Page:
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  • Key Finding: Signs of movement in access and stewardship p...
Key Finding

Signs of movement in access and stewardship planning in R&D, from a low base

Pharma companies have plans for access and stewardship for 8 out of 32 key candidate antibiotics (25%), up from 2 of 28 (7%) in 2018. 

  • Planning ahead while R&D projects are in clinical development accelerates access and stewardship for successful candidates.
  • Clinical pipeline of antibiotics for priority infections remains small.
  • With a small pipeline, the need for access and stewardship plans is more acute.

When the right antibiotics are unavailable, doctors often resort to suboptimal treatments, which gives pathogens an opportunity to develop resistance. By planning ahead – i.e., while a product is in clinical development – pharmaceutical companies can provide swifter access to new products at affordable prices, and have measures in place from day one to ensure new products are used prudently (known as stewardship). 

Advance planning has been shown to improve the speed at which new medicines are made accessible. For example, Tetraphase worked with Everest, a China-based biopharmaceutical company, to register its new antibacterial eravacycline in China, receiving approval within one year of gaining market approval in the US. Eravacycline targets several drug-resistant infections.

It is well known that there are not enough antibiotics in R&D pipelines to replace those losing their effectiveness. With such small pipelines and such need, it is even more important for pharmaceutical companies to start putting access and stewardship plans in place during clinical development. The Benchmark considers that companies should know enough about a product’s prospects to start planning for access and stewardship from Phase II of clinical development. 

What did the Benchmark analysis find? 
The 2020 Antimicrobial Resistance Benchmark identified 32 priority candidate antibiotics from the companies in scope at the stage where access and stewardship planning should be taking place. Eight of these 32 antibiotics (25%) are supported by both access and stewardship plans. This is a notable, increase compared to 2018, when two out of 28 (7%) antibiotic candidates had both plans in place. 

The proportion of late-stage antibiotics supported by access and/or stewardship plans that target bacteria and fungi that pose the greatest threats to human health.

Advance planning is so far benefiting only a few diseases caused by a few pathogens. Out of the eight projects, two are for tuberculosis, two are for gonorrhoea and one is a broad-spectrum antibacterial for multi-drug resistant infections.

Johnson & Johnson’s paediatric bedaquiline formulation was one of only two projects recorded in 2018 as having both an access and a stewardship programme in place during clinical development. This project is still in phase II. The second project credited in 2018 was Tetraphase’s eravacyline. Since the 2018 Benchmark, eravacline was approved and Tetraphase signed its planned licensing agreement covering Southeast Asian countries, including Malaysia and Thailand.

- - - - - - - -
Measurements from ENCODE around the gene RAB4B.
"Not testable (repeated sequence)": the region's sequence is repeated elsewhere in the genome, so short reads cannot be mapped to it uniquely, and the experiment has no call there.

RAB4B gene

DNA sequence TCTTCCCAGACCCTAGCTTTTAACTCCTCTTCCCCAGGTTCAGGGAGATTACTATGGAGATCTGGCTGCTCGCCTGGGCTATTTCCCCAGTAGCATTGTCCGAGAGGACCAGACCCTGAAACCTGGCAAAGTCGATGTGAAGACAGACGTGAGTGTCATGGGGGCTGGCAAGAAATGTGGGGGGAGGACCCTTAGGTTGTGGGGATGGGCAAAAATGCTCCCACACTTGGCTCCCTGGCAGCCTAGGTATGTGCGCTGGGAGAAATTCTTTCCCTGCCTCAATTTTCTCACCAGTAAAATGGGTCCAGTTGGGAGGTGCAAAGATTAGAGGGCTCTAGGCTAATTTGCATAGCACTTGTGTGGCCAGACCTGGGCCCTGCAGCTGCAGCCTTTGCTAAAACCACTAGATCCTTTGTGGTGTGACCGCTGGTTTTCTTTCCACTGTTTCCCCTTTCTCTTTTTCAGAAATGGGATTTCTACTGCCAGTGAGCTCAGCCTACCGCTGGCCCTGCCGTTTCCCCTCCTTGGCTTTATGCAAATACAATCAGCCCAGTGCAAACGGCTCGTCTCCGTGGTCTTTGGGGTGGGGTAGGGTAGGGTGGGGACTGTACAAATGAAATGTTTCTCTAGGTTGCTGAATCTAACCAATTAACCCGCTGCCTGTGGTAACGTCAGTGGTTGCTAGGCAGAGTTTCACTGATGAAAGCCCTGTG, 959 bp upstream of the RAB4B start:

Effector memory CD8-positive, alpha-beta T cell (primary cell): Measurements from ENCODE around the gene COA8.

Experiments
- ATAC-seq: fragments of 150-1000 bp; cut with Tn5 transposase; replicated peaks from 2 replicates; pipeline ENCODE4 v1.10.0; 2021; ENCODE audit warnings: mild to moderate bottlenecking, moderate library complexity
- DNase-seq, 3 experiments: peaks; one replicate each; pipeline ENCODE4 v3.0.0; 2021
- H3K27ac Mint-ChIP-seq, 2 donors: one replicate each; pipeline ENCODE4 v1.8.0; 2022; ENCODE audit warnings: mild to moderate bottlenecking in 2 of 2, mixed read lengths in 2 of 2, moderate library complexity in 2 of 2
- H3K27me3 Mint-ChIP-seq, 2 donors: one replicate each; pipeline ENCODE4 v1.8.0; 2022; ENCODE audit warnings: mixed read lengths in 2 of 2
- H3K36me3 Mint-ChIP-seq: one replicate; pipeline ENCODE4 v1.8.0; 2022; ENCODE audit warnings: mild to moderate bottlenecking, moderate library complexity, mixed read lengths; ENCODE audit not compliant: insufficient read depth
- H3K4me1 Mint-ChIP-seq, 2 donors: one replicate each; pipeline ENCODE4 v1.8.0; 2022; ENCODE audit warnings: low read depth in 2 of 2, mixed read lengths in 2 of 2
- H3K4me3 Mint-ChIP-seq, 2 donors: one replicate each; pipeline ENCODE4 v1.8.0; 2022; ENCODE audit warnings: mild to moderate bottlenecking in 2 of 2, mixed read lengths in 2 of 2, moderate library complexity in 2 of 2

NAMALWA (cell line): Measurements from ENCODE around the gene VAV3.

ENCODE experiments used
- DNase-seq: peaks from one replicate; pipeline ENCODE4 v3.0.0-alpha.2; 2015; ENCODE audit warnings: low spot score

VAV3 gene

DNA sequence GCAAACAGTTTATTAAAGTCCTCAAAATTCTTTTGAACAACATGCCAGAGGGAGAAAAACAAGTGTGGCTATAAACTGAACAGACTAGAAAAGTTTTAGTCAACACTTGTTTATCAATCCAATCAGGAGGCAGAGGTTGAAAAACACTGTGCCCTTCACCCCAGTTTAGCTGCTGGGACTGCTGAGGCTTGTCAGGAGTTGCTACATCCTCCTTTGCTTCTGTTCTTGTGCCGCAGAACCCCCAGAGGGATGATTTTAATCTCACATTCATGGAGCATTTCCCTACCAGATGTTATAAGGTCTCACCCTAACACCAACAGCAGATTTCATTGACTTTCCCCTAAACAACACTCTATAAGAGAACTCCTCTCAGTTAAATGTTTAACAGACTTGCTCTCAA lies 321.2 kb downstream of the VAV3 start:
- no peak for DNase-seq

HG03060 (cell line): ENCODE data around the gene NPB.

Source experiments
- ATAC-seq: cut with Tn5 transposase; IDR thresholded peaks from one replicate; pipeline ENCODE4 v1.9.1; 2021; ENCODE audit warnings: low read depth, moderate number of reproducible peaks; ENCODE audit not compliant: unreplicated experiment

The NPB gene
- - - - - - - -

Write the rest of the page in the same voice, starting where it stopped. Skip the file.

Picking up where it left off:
Late-stage antibacterial candidates supported by access and stewardship plans:

Candidates:
  • Sulbactam/durlobactam (Entasis), a beta-lactam/beta-lactamase inhibitor (BL/BLI) combination where sulbactam is active against A. baumannii and durlobactam confers additional protection against betalactamases.
  • Zoliflodacin (Entasis), a novel candidate for the treatment of uncomplicated gonorrhoea, developed in partnership with the Global Antibiotic Research & Development Partnership (GARDP)
  • GSK-070 (GSK) a novel candidate for the treatment of M. tuberculosis
  • Gepotidacin (GSK), a novel candidate for the treatment of bacterial infections including N. gonorrhoeae
  • Bedaquiline (Sirturo®) (Johnson & Johnson) paediatric studies, for the treatment of drug resistant tuberculosis in adolescents
  • Aztreonam/avibactam (Pfizer), for the treatment of multi-drug resistant Enterobacteriaceae
  • Ceftaroline fosamil (Zinforo) (Pfizer), for MRSA as a new target indication to an expanded paediatric population
  • Eravacycline (Xerava) (Tetraphase), targeting multidrug-resistant Gram-negative and Gram-positive infections

What do access and stewardship plans look like?
There are various mechanisms that can enhance access to new medicines in low- and middle-income countries. These include licensing and affordability commitments, filing for registration in countries with a high disease burden, taking account of populations’ varying ability to pay in pricing strategies, and waiving or not enforcing patent rights. Stewardship measures can include surveillance of resistance and disease, and the introduction of more appropriate marketing practices. This is particularly important in countries with high rates of drug resistance. In some cases, product development partners require such plans to be made during the development phase. This is the case for six of the eight projects supported by both access and stewardship plans in 2020.

What next
With only a few antibiotics in development, and considering the scale of unmet need, each new antibiotic must be protected at launch by access and stewardship plans. The practice of access and stewardship planning during clinical development needs to be significantly scaled up, particularly as the 13 candidates currently without such plans include new antibiotics critically needed to combat superbugs such as C. difficile, N. gonorrhoeae and MRSA. R&D funders can play a role by including provisions for and supporting access and stewardship planning during the later stages of development, when prospects for marketing approval are becoming clear.

Breakdown of the clinical antibiotic pipeline for priority bacteria and fungi


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